At UC San Diego there is a joint major of Economics and Math, but I'm not sure if I'm going to go that route. Anyway, how's the Math for economics? Is it all algebra or will I use geometry, trig, and Calculus?
Mathematicians are frequently employed in th Econ. field. Econ. can be as mathematical as you want to make it.
> Is it all algebra or will I use geometry, trig, and Calculus?
Conventionally algebra and calculus, statistics, graphical solutions. I can think of uses for trig. off the top of my head though.
If you want to do Econ. I highly recommend pairing with mathematics or physics.
Basically this. I suck at math, but I am well on my way to completing my Econ degree at the University of Michigan. Most math is basic. Most econ programs require you to take Calc, but my school doesn't. It does, however, require statistics. All in all, there is relatively little applied mathematics in undergraduate economics.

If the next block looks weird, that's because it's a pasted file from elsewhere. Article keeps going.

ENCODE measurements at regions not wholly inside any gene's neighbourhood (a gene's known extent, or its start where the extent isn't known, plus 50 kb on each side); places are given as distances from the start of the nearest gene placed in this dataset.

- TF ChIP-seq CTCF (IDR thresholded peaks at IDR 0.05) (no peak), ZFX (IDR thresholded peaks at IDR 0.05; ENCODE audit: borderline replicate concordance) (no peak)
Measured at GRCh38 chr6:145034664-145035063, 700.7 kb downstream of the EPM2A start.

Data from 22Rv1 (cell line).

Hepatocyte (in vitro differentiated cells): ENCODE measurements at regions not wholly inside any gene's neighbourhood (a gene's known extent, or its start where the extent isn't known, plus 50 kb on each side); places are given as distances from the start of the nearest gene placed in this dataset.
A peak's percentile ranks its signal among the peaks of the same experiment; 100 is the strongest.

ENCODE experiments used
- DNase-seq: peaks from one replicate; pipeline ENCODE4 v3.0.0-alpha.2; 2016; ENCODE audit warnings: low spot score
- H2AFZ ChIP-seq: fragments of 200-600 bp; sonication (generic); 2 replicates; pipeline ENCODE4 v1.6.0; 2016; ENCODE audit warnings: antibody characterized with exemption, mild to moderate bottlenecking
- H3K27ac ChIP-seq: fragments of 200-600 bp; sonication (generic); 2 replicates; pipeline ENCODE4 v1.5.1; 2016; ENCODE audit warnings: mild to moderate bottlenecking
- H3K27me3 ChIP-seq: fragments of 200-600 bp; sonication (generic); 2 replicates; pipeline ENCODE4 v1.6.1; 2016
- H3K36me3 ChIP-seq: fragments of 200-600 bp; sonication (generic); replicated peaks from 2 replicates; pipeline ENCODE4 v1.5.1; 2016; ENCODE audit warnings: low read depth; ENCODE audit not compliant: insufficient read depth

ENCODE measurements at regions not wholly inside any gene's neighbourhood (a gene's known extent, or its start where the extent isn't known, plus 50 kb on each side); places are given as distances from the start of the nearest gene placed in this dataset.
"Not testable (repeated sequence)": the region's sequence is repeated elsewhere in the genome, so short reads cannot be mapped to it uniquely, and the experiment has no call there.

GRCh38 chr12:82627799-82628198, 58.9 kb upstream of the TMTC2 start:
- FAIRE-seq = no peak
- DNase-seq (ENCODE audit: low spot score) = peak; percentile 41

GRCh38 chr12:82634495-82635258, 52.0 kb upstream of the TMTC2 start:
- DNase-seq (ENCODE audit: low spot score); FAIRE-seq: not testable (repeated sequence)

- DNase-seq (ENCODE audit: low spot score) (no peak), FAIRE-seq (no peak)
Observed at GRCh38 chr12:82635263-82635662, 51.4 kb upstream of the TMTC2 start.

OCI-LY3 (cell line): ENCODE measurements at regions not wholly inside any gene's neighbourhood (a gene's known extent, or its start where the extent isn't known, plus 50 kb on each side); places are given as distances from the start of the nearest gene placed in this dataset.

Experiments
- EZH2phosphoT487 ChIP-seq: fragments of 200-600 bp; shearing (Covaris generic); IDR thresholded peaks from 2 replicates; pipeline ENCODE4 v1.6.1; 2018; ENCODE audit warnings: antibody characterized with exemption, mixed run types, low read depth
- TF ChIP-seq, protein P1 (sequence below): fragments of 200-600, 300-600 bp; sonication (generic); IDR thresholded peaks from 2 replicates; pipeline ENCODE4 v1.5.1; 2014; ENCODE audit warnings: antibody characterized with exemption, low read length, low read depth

Speaking of UCSD, how is their international business degree program? I applied for transfer there. I'd like to go to the school but I'm thinking an actual business school degree in a specialized field like information systems would be better, from say UCR.
Oh. PS: Learn. to. fucking. code.
Most Economists are excel/stata monkeys.
If you learn to code in Python, or R (mathematics majors will probably teach you matlab), you will be be far more employable.
Economics can be as mathematical as you make it. As some say here, many just use excel. At the other end, Ph.D. in math quants are using all kinds of stochastic methods and pdes and machine learning shit that will make your eyes water. That's why they make 300k starting